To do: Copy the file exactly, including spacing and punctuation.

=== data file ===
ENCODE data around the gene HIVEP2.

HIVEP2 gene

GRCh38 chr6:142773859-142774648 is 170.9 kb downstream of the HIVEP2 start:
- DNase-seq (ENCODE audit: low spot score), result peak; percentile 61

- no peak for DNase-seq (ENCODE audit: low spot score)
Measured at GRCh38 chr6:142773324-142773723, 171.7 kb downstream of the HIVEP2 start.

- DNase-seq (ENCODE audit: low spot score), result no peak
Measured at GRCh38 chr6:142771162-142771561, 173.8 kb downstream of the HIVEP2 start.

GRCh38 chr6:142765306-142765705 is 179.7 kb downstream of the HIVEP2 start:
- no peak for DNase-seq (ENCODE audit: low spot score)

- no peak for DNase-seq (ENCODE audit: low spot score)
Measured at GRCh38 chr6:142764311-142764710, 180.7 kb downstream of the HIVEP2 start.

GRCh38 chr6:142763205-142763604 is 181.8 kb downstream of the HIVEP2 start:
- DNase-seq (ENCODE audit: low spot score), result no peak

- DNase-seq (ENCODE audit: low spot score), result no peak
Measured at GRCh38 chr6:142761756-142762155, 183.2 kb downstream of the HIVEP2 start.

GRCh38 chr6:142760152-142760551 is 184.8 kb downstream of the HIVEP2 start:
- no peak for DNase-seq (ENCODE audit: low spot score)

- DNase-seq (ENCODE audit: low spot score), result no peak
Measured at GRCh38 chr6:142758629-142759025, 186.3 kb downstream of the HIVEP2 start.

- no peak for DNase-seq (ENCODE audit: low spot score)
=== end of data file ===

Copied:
ENCODE data around the gene HIVEP2.

HIVEP2 gene

GRCh38 chr6:142773859-142774648 is 170.9 kb downstream of the HIVEP2 start:
- DNase-seq (ENCODE audit: low spot score), result peak; percentile 61

- no peak for DNase-seq (ENCODE audit: low spot score)
Measured at GRCh38 chr6:142773324-142773723, 171.7 kb downstream of the HIVEP2 start.

- DNase-seq (ENCODE audit: low spot score), result no peak
Measured at GRCh38 chr6:142771162-142771561, 173.8 kb downstream of the HIVEP2 start.

GRCh38 chr6:142765306-142765705 is 179.7 kb downstream of the HIVEP2 start:
- no peak for DNase-seq (ENCODE audit: low spot score)

- no peak for DNase-seq (ENCODE audit: low spot score)
Measured at GRCh38 chr6:142764311-142764710, 180.7 kb downstream of the HIVEP2 start.

GRCh38 chr6:142763205-142763604 is 181.8 kb downstream of the HIVEP2 start:
- DNase-seq (ENCODE audit: low spot score), result no peak

- DNase-seq (ENCODE audit: low spot score), result no peak
Measured at GRCh38 chr6:142761756-142762155, 183.2 kb downstream of the HIVEP2 start.

GRCh38 chr6:142760152-142760551 is 184.8 kb downstream of the HIVEP2 start:
- no peak for DNase-seq (ENCODE audit: low spot score)

- DNase-seq (ENCODE audit: low spot score), result no peak
Measured at GRCh38 chr6:142758629-142759025, 186.3 kb downstream of the HIVEP2 start.

- no peak for DNase-seq (ENCODE audit: low spot score)